Jackson Purchase (U.S. historical region)
The Jackson Purchase is a region of western Tennessee and southwestern Kentucky, bounded by the Tennessee River on the east, the Ohio River on the north, and the Mississippi River on the west, that was ceded to the United States by the Chickasaw Peoples in 1818. 1 2 3
The land was ceded after prolonged negotiations in which the United States was represented by Andrew Jackson and Isaac Shelby, while the Chickasaws were represented by their chiefs, head men and warriors including Levi and George Colbert, Chinubby (also known as the Boy King), and Tishomingo.4 On October 19, 1818, the two sides agreed to the transfer by signing a treaty (the Treaty of Tuscaloosa).5 The United States agreed to pay the Chickasaws $300,000, at the rate of $20,000 annually for 15 years, in return for the right to all Chickasaw land east of the Mississippi River and north of the Mississippi state line. The treaty was ratified by the United States Senate and confirmed by President James Monroe on January 7, 1819. 4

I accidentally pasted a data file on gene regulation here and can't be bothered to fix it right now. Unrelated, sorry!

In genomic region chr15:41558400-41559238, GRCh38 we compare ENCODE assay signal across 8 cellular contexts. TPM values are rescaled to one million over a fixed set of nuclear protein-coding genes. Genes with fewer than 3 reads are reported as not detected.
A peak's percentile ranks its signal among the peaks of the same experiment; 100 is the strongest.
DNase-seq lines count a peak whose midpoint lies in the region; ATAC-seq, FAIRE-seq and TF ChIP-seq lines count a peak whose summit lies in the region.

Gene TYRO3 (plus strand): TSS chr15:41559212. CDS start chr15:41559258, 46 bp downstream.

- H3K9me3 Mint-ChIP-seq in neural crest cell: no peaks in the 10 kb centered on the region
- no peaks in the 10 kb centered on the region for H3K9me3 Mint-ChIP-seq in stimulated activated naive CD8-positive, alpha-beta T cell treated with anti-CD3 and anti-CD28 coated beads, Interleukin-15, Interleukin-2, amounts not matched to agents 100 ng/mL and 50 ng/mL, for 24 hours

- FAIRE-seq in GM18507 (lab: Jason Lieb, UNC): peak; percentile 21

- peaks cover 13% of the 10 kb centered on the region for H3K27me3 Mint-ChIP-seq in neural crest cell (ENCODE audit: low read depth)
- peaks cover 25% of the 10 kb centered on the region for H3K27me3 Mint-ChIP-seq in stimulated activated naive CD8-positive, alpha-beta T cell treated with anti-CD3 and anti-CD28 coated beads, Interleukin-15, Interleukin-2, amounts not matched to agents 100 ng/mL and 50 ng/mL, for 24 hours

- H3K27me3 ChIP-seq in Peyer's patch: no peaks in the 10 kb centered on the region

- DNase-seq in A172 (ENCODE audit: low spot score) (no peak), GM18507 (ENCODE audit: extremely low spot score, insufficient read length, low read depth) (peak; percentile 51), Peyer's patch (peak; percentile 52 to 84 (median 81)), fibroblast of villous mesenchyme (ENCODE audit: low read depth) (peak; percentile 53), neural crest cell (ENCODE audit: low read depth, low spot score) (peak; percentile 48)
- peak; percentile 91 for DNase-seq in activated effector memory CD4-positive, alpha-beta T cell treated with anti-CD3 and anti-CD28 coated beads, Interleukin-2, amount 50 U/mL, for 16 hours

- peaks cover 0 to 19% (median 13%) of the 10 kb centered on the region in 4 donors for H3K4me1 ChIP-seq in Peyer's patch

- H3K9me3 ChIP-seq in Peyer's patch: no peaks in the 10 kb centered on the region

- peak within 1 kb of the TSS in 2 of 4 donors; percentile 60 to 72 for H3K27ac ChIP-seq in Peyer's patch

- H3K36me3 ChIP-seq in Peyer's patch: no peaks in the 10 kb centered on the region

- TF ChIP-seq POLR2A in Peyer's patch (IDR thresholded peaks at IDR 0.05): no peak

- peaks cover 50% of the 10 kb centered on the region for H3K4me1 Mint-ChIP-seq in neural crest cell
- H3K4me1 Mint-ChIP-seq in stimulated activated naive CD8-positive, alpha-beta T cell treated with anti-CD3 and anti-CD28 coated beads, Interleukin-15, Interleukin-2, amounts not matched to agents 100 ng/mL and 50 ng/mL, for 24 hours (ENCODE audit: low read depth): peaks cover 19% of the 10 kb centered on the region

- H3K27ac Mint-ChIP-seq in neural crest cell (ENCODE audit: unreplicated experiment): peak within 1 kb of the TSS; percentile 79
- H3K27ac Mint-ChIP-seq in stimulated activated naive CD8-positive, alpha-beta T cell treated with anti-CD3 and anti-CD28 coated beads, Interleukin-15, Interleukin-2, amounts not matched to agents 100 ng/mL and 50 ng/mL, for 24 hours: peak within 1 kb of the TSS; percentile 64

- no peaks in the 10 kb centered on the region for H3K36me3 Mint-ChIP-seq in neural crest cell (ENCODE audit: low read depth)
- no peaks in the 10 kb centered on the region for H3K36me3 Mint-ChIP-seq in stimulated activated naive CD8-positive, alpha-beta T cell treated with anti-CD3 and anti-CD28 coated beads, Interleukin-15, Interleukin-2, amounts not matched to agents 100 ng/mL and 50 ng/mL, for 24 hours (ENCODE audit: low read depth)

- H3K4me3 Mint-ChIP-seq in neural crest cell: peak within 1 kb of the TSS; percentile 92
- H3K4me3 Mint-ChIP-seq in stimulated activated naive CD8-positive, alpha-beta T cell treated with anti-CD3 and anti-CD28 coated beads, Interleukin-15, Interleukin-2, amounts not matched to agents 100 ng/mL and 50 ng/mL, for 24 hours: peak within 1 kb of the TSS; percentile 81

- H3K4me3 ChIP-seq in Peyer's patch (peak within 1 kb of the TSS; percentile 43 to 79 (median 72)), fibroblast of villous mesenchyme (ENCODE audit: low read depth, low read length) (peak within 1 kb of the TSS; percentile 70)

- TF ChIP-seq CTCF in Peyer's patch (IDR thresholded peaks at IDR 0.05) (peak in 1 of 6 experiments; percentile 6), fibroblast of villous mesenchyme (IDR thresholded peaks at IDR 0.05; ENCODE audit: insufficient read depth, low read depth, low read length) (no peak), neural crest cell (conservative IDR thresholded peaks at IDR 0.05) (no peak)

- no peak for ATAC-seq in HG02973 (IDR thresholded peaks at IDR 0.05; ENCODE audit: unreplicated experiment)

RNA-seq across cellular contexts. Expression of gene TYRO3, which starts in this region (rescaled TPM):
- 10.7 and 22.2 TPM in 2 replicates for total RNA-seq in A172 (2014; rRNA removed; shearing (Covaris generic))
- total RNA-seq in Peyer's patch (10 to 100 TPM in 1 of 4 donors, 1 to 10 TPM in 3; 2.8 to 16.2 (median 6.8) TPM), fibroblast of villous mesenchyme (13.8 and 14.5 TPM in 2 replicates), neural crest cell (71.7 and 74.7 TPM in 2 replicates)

In modern geographic usage, the name "Jackson Purchase" typically refers only to the portion of the historical region in the state of Kentucky. The Tennessee portion of the historical region is known as "West Tennessee."
- "Special Collections; Jackson Purchase". UTM.edu. Retrieved April 2011.
- "Kentucky State". Kentucky State Government. Retrieved April 2011.
- Blythe Semmer, Jackson Purchase in the Tennessee Encyclopedia of History and Culture
- Jackson Purchase, excerpt from The Kentucky Encyclopedia edited by John E. Kleber (1992)
- Fred S. Rolater, Treaties in the Tennessee Encyclopedia of History and Culture